Apart from the fantastic architecture by world famous Antonin Gaudi which dots around Barcelona, bearing UNESCO World Heritage Status, there's plenty for the art lover on a visit to the Catalan Capital. Various monuments and museums charter the course of history within art, and planning your time on a visit is of paramount importance to make the most of your time.
Obviously not to miss is the Picasso Museum. This is the only museum dedicated to the Malagan-born artist that was opened during his lifetime, and is housed in the Borne neighbourhood of the old town, in a fantastic building which used to be a palace. The museum itself has been extended, and is currently undergoing more extension works, to offer even more space. The museum is filled with sketches, paintings, ceramic work and is one of the most visited attractions the city has to offer. A great tip for travellers is that the museum offers free entrance on the first Sunday of the month, too.
Across town and located up on Montjüic mountain is the Fundacio Joan Miro. Again, the building itself which houses the works of the Catalan Modern painter is a light airy space offering spectacular gallery space for Miro's own peculiar style. The collection boasts over 225 paintings, 150 sculptures and over 5000 drawings and is a must for those looking to focus on minimalist styles and Miro's clever use of primary colours.
Sitting in the north part of the Raval neighbourhood within the old town is the MACBA, or the Museum of Contemporary Art of Barcelona. Like much modern art, some of the exhibits can be a little puzzling, but nevertheless, it's a popular spot for art students and curious folk and on Thursday evenings between July and September, the MACBA stays open until midnight, and entrance after 8pm is only 3 Euros. Viewing the pieces at night offers a different perspective and guided tours will reveal much more information that you'd be able to figure out on your own!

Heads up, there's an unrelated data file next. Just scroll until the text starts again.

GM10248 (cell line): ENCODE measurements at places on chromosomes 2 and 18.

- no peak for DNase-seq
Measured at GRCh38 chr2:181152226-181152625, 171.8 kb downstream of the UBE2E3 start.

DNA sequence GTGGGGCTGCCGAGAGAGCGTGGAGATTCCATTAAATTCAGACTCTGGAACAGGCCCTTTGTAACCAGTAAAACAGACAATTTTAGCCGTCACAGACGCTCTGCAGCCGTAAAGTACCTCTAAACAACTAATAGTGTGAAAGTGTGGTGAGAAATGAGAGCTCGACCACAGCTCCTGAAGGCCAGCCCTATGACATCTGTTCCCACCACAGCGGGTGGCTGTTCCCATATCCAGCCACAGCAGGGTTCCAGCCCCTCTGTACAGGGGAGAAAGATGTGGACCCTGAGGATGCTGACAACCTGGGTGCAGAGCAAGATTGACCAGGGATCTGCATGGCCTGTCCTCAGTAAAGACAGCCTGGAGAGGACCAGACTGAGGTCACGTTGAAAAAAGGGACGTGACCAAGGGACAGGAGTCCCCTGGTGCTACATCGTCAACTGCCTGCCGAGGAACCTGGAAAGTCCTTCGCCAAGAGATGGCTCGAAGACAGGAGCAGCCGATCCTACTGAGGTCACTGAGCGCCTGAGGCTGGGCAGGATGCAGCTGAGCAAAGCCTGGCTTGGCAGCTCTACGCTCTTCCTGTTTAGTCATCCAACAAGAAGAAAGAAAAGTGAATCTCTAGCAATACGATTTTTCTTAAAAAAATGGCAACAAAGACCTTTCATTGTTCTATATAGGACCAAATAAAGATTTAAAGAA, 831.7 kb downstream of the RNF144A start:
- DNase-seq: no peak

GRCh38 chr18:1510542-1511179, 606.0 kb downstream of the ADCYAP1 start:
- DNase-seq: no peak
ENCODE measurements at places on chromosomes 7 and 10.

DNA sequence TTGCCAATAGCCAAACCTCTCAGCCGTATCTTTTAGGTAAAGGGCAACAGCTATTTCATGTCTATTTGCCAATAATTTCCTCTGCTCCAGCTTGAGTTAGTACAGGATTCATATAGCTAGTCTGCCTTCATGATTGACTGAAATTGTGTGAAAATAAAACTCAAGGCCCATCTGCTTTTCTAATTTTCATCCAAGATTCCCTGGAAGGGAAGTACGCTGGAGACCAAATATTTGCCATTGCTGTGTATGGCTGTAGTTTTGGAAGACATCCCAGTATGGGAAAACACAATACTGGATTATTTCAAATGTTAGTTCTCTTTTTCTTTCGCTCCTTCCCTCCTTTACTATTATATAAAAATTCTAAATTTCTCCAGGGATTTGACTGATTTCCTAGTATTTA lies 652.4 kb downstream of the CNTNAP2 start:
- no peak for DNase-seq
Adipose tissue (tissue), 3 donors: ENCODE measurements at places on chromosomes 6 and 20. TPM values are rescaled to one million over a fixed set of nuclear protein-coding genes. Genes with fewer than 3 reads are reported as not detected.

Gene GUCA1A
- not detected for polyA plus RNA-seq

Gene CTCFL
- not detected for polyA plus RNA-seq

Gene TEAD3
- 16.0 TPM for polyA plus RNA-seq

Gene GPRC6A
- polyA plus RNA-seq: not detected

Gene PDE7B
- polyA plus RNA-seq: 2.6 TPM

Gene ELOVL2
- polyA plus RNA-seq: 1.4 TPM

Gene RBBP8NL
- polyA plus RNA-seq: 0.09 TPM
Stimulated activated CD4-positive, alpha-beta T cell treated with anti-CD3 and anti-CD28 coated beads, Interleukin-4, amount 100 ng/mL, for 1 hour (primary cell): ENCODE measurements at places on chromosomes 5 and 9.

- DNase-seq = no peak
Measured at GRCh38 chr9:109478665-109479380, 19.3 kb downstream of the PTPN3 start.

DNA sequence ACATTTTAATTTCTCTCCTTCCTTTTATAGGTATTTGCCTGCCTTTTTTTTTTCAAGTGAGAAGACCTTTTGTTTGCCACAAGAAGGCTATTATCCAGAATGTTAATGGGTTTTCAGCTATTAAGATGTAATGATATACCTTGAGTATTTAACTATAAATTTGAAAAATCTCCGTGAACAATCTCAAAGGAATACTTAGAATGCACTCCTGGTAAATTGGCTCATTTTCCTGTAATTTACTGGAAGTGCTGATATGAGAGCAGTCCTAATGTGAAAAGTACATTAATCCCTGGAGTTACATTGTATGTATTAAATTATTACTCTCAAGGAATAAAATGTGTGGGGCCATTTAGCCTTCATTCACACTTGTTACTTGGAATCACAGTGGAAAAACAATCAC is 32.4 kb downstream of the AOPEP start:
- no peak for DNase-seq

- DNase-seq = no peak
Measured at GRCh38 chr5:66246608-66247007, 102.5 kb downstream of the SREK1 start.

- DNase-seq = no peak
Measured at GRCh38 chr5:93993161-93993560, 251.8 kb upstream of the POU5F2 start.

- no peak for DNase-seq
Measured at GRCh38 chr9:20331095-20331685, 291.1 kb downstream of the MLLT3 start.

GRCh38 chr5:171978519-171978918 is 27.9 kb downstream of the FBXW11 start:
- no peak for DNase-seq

If history of art is more on your menu, then head to the National Museum of Catalan Art (MNAC) located at the magnificent National Palace at Plaça Espanya. This huge edifice stands in front of the magic fountains of Montjüic and bears the slogan "One museum, a thousand years of art". This is a huge collection of art ranging from as far back as the 12th century and is impossible to view in one day. The highlight of the museum is the space dedicated to the many wooden freezes taken from the dilapidated churches - often piece by piece - from all around Catalonia.
Finally, if you have time for a day trip outside Barcelona, then Figueras should be fist on any art lover's list. Salvador Dali transformed the old theatre into his museum - dubbed the largest surrealist object in the world. Dali spent over ten years making the museum and shaping its fantastic rooms and sculpture in the place where he was born. He is also buried in the crypt in the middle of the museum. The collection has an enormous amount of artwork, and should be viewed as a whole. There are also two nearby museums of the artists work, but this main building in Figueras is the most visited.